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Remember Saro-Wiwa

A poster for Black history month

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Remember Saro-Wiwa by Emily Johns. Linocut, 2005.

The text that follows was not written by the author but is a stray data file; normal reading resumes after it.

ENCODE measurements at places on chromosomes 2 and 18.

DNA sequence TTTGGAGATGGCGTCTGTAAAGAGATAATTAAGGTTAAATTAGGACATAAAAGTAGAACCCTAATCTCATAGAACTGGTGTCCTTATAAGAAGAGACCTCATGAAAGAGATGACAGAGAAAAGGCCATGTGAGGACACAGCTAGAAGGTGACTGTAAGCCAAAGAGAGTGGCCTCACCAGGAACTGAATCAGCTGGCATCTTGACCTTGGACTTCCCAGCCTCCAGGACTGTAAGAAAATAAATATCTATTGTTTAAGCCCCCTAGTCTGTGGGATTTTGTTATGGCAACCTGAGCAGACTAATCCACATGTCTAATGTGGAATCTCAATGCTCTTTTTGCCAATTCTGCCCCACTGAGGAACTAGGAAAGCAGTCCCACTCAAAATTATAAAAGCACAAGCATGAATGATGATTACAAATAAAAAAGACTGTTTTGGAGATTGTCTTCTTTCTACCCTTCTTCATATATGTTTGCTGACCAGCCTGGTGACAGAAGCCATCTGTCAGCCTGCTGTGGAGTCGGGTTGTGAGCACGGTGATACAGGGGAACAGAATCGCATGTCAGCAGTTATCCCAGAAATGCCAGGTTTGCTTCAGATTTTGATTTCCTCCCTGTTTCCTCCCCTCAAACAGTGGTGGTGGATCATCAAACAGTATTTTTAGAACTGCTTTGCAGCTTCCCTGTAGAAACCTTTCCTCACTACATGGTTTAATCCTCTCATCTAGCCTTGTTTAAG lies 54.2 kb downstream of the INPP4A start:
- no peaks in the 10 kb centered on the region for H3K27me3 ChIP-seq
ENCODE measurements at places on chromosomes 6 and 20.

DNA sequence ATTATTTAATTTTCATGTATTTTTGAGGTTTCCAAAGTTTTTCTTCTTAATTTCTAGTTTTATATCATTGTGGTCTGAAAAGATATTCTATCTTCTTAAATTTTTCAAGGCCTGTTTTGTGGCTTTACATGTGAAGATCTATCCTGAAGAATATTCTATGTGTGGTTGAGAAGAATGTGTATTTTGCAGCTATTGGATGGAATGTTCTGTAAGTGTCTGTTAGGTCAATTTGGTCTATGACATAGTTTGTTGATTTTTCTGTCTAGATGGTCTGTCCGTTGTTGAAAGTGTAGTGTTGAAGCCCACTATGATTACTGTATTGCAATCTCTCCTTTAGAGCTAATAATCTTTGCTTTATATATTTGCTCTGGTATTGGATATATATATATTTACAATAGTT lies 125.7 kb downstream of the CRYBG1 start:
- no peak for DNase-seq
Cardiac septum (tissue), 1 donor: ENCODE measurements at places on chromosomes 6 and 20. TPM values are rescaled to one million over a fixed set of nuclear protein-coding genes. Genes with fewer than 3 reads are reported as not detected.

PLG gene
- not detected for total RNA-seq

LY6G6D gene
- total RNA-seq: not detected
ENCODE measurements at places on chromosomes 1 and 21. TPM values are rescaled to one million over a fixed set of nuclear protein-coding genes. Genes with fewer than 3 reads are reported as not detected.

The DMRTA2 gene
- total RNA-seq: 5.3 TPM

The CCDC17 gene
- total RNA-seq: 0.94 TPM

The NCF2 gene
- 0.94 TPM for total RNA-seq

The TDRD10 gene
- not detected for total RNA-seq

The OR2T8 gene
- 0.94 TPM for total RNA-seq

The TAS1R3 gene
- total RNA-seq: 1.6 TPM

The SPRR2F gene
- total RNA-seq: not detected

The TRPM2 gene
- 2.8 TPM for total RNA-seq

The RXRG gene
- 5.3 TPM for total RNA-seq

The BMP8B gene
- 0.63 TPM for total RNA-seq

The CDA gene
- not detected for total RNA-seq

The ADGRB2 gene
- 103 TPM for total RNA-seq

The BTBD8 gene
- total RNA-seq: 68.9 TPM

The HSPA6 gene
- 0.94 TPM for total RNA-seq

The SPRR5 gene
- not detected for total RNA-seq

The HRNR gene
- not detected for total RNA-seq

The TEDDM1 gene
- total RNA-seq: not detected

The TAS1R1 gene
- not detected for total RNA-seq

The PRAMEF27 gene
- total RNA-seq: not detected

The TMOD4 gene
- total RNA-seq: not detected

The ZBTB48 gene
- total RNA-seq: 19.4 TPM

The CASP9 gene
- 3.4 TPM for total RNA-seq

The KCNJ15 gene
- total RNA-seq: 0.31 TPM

On 10 November 2019, it will be 24 years since the Nigerian writer and activist Ken Saro-Wiwa and eight Ogoni colleagues were hanged by the military government for campaigning nonviolently against the oil company Shell. It is over 60 years since Shell started drilling oil in the Niger Delta. Home to 20 million people and 40 different ethnic groups, the Niger Delta is the largest wetland in Africa, and the recipient of frequent oil spills from pipes, pumping stations and oil platforms. In response to Shell’s callous and oppressive behaviour, Ken Saro-Wiwa led the Ogoni people in Rivers State in a mass nonviolent campaign for back-royalties and compensation. This culminated in the 4 January 1993 peaceful uprising of 300,000 Ogoni in the biggest-ever demonstration against an oil company. As a result of that nonviolent rebellion, Shell was expelled from Ogoniland and has not been able to return. Ken Saro-Wiwa and eight other Ogoni activists were arrested in January 1995, tortured and finally executed (after a show trial) for the deaths of four conservative Ogoni chiefs. The two chief prosecution witnesses later confirmed that they had been bribed by Shell.